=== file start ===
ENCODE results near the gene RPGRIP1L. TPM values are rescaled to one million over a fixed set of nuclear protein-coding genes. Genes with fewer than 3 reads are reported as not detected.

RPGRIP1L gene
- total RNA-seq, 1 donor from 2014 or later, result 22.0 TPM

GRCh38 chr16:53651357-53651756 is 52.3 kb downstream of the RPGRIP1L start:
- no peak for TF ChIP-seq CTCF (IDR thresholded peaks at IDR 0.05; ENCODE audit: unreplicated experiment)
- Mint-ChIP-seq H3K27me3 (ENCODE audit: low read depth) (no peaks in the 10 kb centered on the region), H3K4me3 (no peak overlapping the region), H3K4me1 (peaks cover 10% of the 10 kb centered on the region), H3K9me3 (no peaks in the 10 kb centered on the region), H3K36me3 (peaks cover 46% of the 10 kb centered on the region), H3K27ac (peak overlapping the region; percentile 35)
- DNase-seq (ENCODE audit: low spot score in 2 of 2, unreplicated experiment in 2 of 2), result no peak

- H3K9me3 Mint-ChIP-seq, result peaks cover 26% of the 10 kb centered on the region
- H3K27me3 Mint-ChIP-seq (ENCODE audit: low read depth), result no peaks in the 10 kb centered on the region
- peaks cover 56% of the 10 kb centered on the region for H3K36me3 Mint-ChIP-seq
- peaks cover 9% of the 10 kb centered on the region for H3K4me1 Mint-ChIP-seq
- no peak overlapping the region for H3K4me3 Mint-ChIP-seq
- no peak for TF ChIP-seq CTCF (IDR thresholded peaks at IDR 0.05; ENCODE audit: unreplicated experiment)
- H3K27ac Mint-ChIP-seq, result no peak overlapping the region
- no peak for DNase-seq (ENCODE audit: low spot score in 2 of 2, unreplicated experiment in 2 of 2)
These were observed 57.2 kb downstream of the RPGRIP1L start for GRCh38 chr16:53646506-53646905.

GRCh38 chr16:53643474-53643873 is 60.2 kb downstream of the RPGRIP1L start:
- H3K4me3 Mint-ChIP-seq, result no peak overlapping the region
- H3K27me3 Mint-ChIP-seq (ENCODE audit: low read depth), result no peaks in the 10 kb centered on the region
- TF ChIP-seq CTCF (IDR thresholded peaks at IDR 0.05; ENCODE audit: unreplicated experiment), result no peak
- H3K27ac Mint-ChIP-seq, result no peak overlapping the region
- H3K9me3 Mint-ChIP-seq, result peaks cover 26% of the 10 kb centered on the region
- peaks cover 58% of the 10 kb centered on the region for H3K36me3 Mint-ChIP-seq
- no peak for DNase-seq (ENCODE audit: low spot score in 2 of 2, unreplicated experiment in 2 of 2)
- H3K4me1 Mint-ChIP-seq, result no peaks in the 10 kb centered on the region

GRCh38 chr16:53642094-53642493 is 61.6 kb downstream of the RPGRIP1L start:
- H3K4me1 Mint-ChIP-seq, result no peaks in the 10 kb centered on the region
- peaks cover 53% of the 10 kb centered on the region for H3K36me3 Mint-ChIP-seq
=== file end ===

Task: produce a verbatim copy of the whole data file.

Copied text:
ENCODE results near the gene RPGRIP1L. TPM values are rescaled to one million over a fixed set of nuclear protein-coding genes. Genes with fewer than 3 reads are reported as not detected.

RPGRIP1L gene
- total RNA-seq, 1 donor from 2014 or later, result 22.0 TPM

GRCh38 chr16:53651357-53651756 is 52.3 kb downstream of the RPGRIP1L start:
- no peak for TF ChIP-seq CTCF (IDR thresholded peaks at IDR 0.05; ENCODE audit: unreplicated experiment)
- Mint-ChIP-seq H3K27me3 (ENCODE audit: low read depth) (no peaks in the 10 kb centered on the region), H3K4me3 (no peak overlapping the region), H3K4me1 (peaks cover 10% of the 10 kb centered on the region), H3K9me3 (no peaks in the 10 kb centered on the region), H3K36me3 (peaks cover 46% of the 10 kb centered on the region), H3K27ac (peak overlapping the region; percentile 35)
- DNase-seq (ENCODE audit: low spot score in 2 of 2, unreplicated experiment in 2 of 2), result no peak

- H3K9me3 Mint-ChIP-seq, result peaks cover 26% of the 10 kb centered on the region
- H3K27me3 Mint-ChIP-seq (ENCODE audit: low read depth), result no peaks in the 10 kb centered on the region
- peaks cover 56% of the 10 kb centered on the region for H3K36me3 Mint-ChIP-seq
- peaks cover 9% of the 10 kb centered on the region for H3K4me1 Mint-ChIP-seq
- no peak overlapping the region for H3K4me3 Mint-ChIP-seq
- no peak for TF ChIP-seq CTCF (IDR thresholded peaks at IDR 0.05; ENCODE audit: unreplicated experiment)
- H3K27ac Mint-ChIP-seq, result no peak overlapping the region
- no peak for DNase-seq (ENCODE audit: low spot score in 2 of 2, unreplicated experiment in 2 of 2)
These were observed 57.2 kb downstream of the RPGRIP1L start for GRCh38 chr16:53646506-53646905.

GRCh38 chr16:53643474-53643873 is 60.2 kb downstream of the RPGRIP1L start:
- H3K4me3 Mint-ChIP-seq, result no peak overlapping the region
- H3K27me3 Mint-ChIP-seq (ENCODE audit: low read depth), result no peaks in the 10 kb centered on the region
- TF ChIP-seq CTCF (IDR thresholded peaks at IDR 0.05; ENCODE audit: unreplicated experiment), result no peak
- H3K27ac Mint-ChIP-seq, result no peak overlapping the region
- H3K9me3 Mint-ChIP-seq, result peaks cover 26% of the 10 kb centered on the region
- peaks cover 58% of the 10 kb centered on the region for H3K36me3 Mint-ChIP-seq
- no peak for DNase-seq (ENCODE audit: low spot score in 2 of 2, unreplicated experiment in 2 of 2)
- H3K4me1 Mint-ChIP-seq, result no peaks in the 10 kb centered on the region

GRCh38 chr16:53642094-53642493 is 61.6 kb downstream of the RPGRIP1L start:
- H3K4me1 Mint-ChIP-seq, result no peaks in the 10 kb centered on the region
- peaks cover 53% of the 10 kb centered on the region for H3K36me3 Mint-ChIP-seq